Tai chi for well-being of breast cancer survivors with aromatase inhibitor-associated arthralgias: a feasibility study.Altern Ther Health Med. 2013 Nov-Dec;19(6):38-44
Authors: Galantino ML, Callens ML, Cardena GJ, Piela NL, Mao JJ
CONTEXT: Arthralgia is common and debilitating for a significant proportion of breast cancer survivors (BCSs) and leads to poor adherence to aromatase inhibitors (AIs). Despite increased recognition of the negative impact of arthralgia on function and the poor adherence that results, very few interventions have been developed to target this side effect.
OBJECTIVE: This study aimed to determine the feasibility of tai chi to improve well-being for women experiencing AI-associated arthralgias (AIAAs).
DESIGN: The study was a pilot to (1) demonstrate the feasibility of recruitment and retention for a tai chi trial, (2) determine the safety of tai chi, and (3) identify the outcomes (function, pain, and quality of life[QOL]) that tai chi may impact.
SETTING: The study took place at the Gilda's Club South Jersey in Linwood, NJ, USA.
PARTICIPANTS: Postmenopausal women with a history of stage I-III breast cancer reporting AIAA were enrolled.
INTERVENTION: Group tai chi was practiced for 1 h 2 ×/wk for 8 wks.
OUTCOME MEASURES: Functional outcomes included (1) sit-and-reach (SR), (2) functional reach (FR), (3) the Berg Balance Scale (BBS), and (4) timed up-and-go (TUG). The following patient-reported outcomes (PROs) were evaluated pre- and postintervention: (1) the Hospital Anxiety and Depression Scale (HADS), (2) the Functional Assessment of Cancer Therapy-Breast (FACT-B), (3) the Functional Assessment of Chronic Illness Therapy Fatigue (FACIT-Fatigue), (4) the Brief Pain Inventory (BPI), (5) the Functional Assessment of Cancer Therapy/Gynecologic Oncology Group-Neurotoxicity (FACT-GOG-Ntx), and (6) the Functional Assessment of Chronic Illness Therapy- Spiritual Well-being Scale (FACIT-Sp). Participants also recorded their tai chi experiences in a journal.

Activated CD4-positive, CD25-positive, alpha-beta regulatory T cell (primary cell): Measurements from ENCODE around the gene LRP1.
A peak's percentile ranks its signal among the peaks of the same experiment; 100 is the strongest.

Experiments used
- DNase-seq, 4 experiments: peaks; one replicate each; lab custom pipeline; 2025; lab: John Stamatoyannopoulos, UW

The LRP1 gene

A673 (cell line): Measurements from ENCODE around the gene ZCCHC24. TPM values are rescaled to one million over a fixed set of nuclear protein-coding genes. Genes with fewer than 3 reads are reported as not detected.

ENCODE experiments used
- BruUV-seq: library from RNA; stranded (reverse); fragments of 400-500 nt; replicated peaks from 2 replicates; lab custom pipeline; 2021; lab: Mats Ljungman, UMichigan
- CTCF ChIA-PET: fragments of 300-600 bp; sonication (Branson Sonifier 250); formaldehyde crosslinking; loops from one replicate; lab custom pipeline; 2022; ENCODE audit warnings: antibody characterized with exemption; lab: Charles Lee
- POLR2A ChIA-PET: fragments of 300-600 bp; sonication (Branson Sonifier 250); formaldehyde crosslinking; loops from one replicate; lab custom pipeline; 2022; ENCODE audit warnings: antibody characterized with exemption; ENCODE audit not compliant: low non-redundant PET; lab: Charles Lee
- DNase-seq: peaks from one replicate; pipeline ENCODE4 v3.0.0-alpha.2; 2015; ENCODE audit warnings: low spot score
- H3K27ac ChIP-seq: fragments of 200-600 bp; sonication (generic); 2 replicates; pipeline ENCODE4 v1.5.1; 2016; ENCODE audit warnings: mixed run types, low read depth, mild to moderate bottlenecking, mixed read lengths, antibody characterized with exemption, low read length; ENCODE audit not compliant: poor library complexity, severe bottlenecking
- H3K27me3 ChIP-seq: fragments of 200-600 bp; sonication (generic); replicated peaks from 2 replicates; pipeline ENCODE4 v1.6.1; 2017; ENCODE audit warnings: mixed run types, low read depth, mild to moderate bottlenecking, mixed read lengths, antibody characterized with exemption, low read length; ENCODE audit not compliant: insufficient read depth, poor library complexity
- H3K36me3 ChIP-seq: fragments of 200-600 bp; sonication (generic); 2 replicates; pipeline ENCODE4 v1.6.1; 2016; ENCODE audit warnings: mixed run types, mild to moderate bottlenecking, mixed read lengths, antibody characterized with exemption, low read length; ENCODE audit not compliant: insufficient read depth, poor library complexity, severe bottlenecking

RESULTS: For the 12 participants, adherence to the classes was 75%, with no adverse events reported. Participants experienced significant improvement from baseline to follow-up for the HADS anxiety (P = .003) and depression (P = .020) scales, the emotional well-being scale of the FACT-B (P = .027), the FACIT-Fatigue (P = .030), and the sit-and-teach test (P = .016). The BBS (P = .090), TUG (P = .241), BPI severity subscale (P = .058), and physical well-being subscale of the FACT-B (P = .052) showed no significant improvement. Participants reported increased relaxation, reduced stress, and enhanced sleep quality and duration. They valued the group's and the instructor's support.
CONCLUSION: The research team demonstrated the feasibility of a tai chi intervention for improving well being for breast cancer patients with AIAA and identified measures that may be sensitive to the impact of a tai chi intervention in this population.
COMMENT: this was not a case-control study, only an observational study. Beware of the Hawthorne effect !